Thing-O-Matic / MK5 Extruder: Resistor Wrapup

Extruder resistor wiring
Extruder resistor wiring

As nearly as I can tell, using a pair of 10 W power resistors as 30 W heating elements in the Thing-O-Matic’s MK5 Extruder Thermal Core isn’t going to work, at least if you want even minimal reliability.

The fundamental problem is that the resistor specification limits the dissipation to a few watts, tops, near 250 °C, where they must run in order to melt any of the plastic filaments.

The Thermal Core requires 20-30 W to maintain 225 °C, so each resistor must dissipate an average of 10-15 W at that temperature. That’s half of the MK5 extruder’s original design point and still nearly a factor of 10 beyond the resistor rating.

The original design runs at less than 50% duty cycle to maintain 225 °C, which agrees with my measurements:

  • 50% of 60 W = 30 W
  • 33% of 60 W = 20 W

If you want to run at lower power, it’s a drop-in replacement. Change the original 5 Ω resistors to 2.5 Ω resistors (from Digikey / Mouser / wherever), change the wiring to put them in series (not parallel!), and see how long they last. They’ll certainly fare better than at 30 W, but I wouldn’t expect more than a few hours of lifetime. The specs give them 1000 hours at rated power, which this certainly is not.

A series connection means that when one resistor fails, the heat goes off. The original parallel connection left one resistor carrying the load and, at 30 W, it can actually get the Core up to operating temperature and keep it there. Many folks have been baffled by that, but the diagnosis is simple. Measure the resistance of the parallel resistors at the Extruder Controller end of the wires:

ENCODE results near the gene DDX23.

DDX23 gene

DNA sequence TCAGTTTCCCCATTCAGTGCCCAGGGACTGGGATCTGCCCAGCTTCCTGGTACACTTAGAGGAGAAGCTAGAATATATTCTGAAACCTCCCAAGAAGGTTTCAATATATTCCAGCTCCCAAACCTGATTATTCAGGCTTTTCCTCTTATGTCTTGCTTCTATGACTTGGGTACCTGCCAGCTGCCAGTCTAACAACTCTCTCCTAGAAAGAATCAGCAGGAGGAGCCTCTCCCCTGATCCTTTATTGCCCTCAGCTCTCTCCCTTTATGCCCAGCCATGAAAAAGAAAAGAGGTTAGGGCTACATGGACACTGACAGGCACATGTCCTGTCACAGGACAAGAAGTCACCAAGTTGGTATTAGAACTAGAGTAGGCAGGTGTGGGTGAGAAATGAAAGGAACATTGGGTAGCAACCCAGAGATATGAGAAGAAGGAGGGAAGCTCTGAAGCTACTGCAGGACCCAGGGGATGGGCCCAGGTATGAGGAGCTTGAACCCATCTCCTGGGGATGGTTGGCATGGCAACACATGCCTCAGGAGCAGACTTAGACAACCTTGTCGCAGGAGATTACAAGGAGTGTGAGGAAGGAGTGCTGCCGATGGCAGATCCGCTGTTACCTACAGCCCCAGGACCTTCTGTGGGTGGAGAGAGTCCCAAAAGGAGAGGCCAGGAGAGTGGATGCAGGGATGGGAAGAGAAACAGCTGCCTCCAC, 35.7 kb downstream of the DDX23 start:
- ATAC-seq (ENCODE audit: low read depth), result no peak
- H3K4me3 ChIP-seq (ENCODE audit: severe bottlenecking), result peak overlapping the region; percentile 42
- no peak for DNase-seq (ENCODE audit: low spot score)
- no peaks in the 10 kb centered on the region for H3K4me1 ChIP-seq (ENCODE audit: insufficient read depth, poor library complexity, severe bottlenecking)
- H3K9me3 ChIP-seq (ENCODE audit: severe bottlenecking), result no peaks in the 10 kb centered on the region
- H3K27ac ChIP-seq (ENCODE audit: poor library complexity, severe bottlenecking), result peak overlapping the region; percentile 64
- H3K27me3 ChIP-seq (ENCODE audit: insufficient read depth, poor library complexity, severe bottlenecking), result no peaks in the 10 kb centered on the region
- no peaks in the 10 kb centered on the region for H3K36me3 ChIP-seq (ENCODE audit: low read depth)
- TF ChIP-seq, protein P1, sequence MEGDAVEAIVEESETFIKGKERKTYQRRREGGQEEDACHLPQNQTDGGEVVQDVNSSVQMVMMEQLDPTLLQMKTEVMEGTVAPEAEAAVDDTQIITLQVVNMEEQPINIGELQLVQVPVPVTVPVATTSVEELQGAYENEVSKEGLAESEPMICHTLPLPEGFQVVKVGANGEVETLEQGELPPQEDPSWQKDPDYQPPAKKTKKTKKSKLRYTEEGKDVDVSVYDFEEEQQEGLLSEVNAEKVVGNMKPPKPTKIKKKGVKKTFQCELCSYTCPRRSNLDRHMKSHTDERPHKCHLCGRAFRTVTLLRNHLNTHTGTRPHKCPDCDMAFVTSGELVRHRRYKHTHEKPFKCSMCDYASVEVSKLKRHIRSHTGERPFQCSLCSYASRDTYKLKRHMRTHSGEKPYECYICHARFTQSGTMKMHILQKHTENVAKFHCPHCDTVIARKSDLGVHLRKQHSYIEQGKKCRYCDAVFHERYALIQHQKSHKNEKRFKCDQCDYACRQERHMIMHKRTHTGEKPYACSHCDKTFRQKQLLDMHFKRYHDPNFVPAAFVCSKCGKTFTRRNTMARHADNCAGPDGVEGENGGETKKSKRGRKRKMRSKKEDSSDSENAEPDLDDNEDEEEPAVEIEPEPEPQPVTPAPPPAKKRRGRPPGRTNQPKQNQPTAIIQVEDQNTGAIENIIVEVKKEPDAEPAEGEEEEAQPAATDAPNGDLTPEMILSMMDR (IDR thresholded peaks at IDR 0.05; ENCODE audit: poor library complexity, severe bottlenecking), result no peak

• 5 Ω → one resistor has failed
  • An open circuit (infinite resistance) → both are dead

The problem with the lower power dissipation, whether from a failed resistor in the original design or my suggested change, is that the extruder head has a thermal time constant of 10-11 minutes. Lower power means a longer cold-start time; 30 W should get it up to 225 °C in about 20-30 minutes depending on the insulation. That’s not really a problem if you’re printing a series of objects, but might be objectionable for quick printing sessions.

However, when a resistor fails, the heat goes off, the plastic stiffens up, the DC extruder motor stalls, and the essentially unlimited motor current kills the A3977 driver on the extruder board. My incandescent lamp workaround may alleviate that problem: when the light goes on, check for a failed resistor.

I picked up a stock of 2-to-3 Ω power resistors and will do some further experimenting with power levels, insulation, and suchlike. This is a short-term fix to get my Thing-O-Matic running, but there’s a better long-term way to go: cartridge heaters on a modified Thermal Core, which I’ll discuss shortly.

If you arrived by search engine, jump there for my earliest guesstimates, go there to the beginning of the Thing-O-Matic hardware hackage posts, then read until you get back here. The story will, perforce, continue…